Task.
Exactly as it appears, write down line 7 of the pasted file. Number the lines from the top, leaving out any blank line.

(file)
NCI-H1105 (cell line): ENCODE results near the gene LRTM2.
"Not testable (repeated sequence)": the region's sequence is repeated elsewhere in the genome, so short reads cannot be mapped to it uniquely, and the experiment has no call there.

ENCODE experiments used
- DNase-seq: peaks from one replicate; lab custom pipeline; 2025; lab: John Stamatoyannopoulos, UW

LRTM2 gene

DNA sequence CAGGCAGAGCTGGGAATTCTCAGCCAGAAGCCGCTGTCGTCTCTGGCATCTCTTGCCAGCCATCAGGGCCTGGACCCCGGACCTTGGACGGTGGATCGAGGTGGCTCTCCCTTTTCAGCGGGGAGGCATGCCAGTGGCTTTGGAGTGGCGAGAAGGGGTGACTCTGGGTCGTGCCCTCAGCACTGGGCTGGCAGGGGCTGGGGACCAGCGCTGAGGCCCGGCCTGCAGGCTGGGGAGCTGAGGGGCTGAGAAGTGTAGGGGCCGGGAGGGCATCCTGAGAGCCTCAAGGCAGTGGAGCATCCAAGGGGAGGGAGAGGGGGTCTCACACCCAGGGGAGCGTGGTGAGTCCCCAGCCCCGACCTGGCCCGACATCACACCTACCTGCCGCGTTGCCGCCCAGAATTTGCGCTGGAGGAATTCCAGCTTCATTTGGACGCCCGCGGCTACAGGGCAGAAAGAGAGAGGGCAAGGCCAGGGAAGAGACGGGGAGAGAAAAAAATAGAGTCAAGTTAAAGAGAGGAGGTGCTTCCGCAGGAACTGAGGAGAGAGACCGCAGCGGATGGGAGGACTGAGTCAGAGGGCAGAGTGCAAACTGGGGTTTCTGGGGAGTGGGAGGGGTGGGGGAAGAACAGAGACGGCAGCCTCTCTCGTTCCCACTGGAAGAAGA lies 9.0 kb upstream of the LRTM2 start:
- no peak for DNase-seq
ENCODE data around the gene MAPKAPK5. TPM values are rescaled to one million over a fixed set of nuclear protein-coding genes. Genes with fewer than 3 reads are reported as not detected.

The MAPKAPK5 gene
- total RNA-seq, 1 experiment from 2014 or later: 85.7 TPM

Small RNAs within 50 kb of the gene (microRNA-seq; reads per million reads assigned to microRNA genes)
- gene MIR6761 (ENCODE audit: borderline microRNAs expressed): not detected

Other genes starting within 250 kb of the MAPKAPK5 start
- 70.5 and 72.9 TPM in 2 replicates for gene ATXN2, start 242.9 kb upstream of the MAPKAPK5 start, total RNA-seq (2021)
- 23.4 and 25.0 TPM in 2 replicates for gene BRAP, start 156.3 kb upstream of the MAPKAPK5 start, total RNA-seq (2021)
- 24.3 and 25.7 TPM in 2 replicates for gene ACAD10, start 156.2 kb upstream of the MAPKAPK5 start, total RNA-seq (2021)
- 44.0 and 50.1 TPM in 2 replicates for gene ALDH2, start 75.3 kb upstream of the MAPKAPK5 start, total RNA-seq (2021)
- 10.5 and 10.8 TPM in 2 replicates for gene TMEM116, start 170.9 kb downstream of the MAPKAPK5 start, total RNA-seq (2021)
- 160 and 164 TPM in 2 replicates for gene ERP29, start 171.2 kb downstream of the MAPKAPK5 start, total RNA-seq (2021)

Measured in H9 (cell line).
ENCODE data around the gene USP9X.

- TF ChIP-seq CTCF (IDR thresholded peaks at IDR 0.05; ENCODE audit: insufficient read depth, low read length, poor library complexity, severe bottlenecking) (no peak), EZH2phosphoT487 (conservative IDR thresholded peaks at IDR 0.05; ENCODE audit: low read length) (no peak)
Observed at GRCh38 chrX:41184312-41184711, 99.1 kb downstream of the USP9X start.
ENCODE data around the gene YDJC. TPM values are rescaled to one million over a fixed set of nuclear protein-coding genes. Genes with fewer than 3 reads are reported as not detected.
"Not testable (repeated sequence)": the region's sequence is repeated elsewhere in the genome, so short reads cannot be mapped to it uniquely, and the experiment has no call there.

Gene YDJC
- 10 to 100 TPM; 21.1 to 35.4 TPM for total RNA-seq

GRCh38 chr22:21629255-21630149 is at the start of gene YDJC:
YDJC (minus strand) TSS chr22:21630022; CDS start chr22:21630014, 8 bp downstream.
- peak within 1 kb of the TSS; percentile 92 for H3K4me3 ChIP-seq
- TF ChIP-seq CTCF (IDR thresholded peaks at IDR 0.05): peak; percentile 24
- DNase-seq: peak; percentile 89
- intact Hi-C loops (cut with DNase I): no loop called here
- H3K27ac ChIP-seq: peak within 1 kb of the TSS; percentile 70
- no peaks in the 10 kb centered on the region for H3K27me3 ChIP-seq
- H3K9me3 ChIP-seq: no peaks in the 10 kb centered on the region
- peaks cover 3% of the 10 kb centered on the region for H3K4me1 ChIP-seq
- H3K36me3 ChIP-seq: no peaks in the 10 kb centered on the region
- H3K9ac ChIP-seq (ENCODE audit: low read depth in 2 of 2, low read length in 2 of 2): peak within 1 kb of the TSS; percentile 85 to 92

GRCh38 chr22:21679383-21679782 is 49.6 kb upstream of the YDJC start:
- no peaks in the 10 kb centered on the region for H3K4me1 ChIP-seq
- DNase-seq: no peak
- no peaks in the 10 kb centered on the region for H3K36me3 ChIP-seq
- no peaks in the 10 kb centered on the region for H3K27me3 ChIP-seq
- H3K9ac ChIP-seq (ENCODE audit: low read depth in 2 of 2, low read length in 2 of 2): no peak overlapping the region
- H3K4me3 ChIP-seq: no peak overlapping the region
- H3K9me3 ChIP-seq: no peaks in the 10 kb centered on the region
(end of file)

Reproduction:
- no peak for DNase-seq